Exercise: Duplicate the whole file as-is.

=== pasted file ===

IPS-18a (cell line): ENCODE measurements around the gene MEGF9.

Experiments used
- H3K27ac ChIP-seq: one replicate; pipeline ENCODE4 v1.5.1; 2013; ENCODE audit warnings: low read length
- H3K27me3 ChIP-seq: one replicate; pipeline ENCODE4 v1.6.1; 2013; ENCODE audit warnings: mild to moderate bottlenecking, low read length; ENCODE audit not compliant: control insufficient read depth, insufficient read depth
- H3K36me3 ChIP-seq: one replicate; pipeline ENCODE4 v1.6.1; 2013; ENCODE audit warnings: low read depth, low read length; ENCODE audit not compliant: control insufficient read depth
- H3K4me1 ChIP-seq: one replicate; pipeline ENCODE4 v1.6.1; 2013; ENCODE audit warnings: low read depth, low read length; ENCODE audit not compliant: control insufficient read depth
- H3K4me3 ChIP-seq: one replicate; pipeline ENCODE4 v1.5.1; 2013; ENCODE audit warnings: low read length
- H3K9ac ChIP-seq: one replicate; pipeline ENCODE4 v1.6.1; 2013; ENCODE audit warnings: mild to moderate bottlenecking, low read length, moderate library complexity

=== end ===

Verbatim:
IPS-18a (cell line): ENCODE measurements around the gene MEGF9.

Experiments used
- H3K27ac ChIP-seq: one replicate; pipeline ENCODE4 v1.5.1; 2013; ENCODE audit warnings: low read length
- H3K27me3 ChIP-seq: one replicate; pipeline ENCODE4 v1.6.1; 2013; ENCODE audit warnings: mild to moderate bottlenecking, low read length; ENCODE audit not compliant: control insufficient read depth, insufficient read depth
- H3K36me3 ChIP-seq: one replicate; pipeline ENCODE4 v1.6.1; 2013; ENCODE audit warnings: low read depth, low read length; ENCODE audit not compliant: control insufficient read depth
- H3K4me1 ChIP-seq: one replicate; pipeline ENCODE4 v1.6.1; 2013; ENCODE audit warnings: low read depth, low read length; ENCODE audit not compliant: control insufficient read depth
- H3K4me3 ChIP-seq: one replicate; pipeline ENCODE4 v1.5.1; 2013; ENCODE audit warnings: low read length
- H3K9ac ChIP-seq: one replicate; pipeline ENCODE4 v1.6.1; 2013; ENCODE audit warnings: mild to moderate bottlenecking, low read length, moderate library complexity